4
| News |

So, That Dallas Streetcar Grant Application? It's Really the Oak Cliff Transit Authority, Sorry.

^
Keep Dallas Observer Free
I Support
  • Local
  • Community
  • Journalism
  • logo

Support the independent voice of Dallas and help keep the future of Dallas Observer free.

Jason Roberts -- a Happy Bullet, co-founder of the Art Conspiracy, Texas Theater-rehabber and, for the purposes of this item, Oak Cliff Transit Authority board member -- sends word that this morning's Dallas-Fort Worth streetcar item has (pretty much) nothing to do with downtown Dallas trolleys. Which is why Angela Hunt didn't know about the North Central Texas Council of Governments' joint grant application. Roberts says the Star-Telegram -- which noted that in Dallas, "the idea is to back streetcar circulator service downtown" -- got the story wrong as well.

Actually, Roberts says, the application for federal money is being filed on behalf of Fort Worth and the OCTA, which is trying to get dough to run a streetcar line between Union Station downtown and Oak Cliff (at this point, it would stop near Methodist Hospital before expanding throughout the O.C.). The request will be for $95 million in Transportation Investment Generating Economic Recovery (TIGER) grants geared toward creating transit near workforce housing. Roberts says the 3-year-old OCTA, which doesn't have a formal relationship with Dallas Area Rapid Transit, needs help funding the project, since a good mile of the rail line would span the Houston Street viaduct and therefore not allow for the kind of cost-off-setting economic generators of which Hunt speaks in the earlier item.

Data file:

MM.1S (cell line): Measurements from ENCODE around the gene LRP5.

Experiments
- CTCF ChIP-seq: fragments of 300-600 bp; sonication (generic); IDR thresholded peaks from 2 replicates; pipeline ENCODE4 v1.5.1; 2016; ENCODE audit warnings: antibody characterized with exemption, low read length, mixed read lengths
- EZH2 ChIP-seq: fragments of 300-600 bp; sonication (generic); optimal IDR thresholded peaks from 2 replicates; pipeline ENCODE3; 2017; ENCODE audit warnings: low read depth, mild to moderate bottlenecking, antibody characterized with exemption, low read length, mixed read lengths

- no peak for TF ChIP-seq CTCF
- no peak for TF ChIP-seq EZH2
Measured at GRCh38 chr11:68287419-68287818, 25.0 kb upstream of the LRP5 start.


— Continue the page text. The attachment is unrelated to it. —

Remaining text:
"Downtown Dallas is going after grants as well, but this one's catered specifically toward workforce housing," Roberts says. "We've been working on this for the past few months, and when we heard Fort Worth was as well, we thought, Why don't we collaborate?' Maybe this will help our efforts. We needed someone who could act as a mediator and fill out this application on our behalf. Which is why there's the confusion: We hadn't even talked to Angela about the coordinated effort till this morning."

Keep the Dallas Observer Free... Since we started the Dallas Observer, it has been defined as the free, independent voice of Dallas, and we would like to keep it that way. Offering our readers free access to incisive coverage of local news, food and culture. Producing stories on everything from political scandals to the hottest new bands, with gutsy reporting, stylish writing, and staffers who've won everything from the Society of Professional Journalists' Sigma Delta Chi feature-writing award to the Casey Medal for Meritorious Journalism. But with local journalism's existence under siege and advertising revenue setbacks having a larger impact, it is important now more than ever for us to rally support behind funding our local journalism. You can help by participating in our "I Support" membership program, allowing us to keep covering Dallas with no paywalls.

We use cookies to collect and analyze information on site performance and usage, and to enhance and customize content and advertisements. By clicking 'X' or continuing to use the site, you agree to allow cookies to be placed. To find out more, visit our cookies policy and our privacy policy.

 

Join the Observer community and help support independent local journalism in Dallas.

 

Join the Observer community and help support independent local journalism in Dallas.